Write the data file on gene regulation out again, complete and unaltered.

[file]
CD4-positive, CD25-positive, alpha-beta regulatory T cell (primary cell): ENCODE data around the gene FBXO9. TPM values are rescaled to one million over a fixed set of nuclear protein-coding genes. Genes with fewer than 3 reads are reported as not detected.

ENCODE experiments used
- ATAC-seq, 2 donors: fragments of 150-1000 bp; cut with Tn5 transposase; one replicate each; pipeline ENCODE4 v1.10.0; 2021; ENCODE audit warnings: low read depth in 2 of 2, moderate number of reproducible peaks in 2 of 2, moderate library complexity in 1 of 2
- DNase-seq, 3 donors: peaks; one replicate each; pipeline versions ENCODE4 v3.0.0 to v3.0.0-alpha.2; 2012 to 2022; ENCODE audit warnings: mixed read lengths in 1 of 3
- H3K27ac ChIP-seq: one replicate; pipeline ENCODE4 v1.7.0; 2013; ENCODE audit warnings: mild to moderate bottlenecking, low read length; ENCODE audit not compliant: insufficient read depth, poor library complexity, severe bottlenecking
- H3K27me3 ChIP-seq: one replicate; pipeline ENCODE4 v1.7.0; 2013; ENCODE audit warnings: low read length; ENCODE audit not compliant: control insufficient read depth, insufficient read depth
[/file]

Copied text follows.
CD4-positive, CD25-positive, alpha-beta regulatory T cell (primary cell): ENCODE data around the gene FBXO9. TPM values are rescaled to one million over a fixed set of nuclear protein-coding genes. Genes with fewer than 3 reads are reported as not detected.

ENCODE experiments used
- ATAC-seq, 2 donors: fragments of 150-1000 bp; cut with Tn5 transposase; one replicate each; pipeline ENCODE4 v1.10.0; 2021; ENCODE audit warnings: low read depth in 2 of 2, moderate number of reproducible peaks in 2 of 2, moderate library complexity in 1 of 2
- DNase-seq, 3 donors: peaks; one replicate each; pipeline versions ENCODE4 v3.0.0 to v3.0.0-alpha.2; 2012 to 2022; ENCODE audit warnings: mixed read lengths in 1 of 3
- H3K27ac ChIP-seq: one replicate; pipeline ENCODE4 v1.7.0; 2013; ENCODE audit warnings: mild to moderate bottlenecking, low read length; ENCODE audit not compliant: insufficient read depth, poor library complexity, severe bottlenecking
- H3K27me3 ChIP-seq: one replicate; pipeline ENCODE4 v1.7.0; 2013; ENCODE audit warnings: low read length; ENCODE audit not compliant: control insufficient read depth, insufficient read depth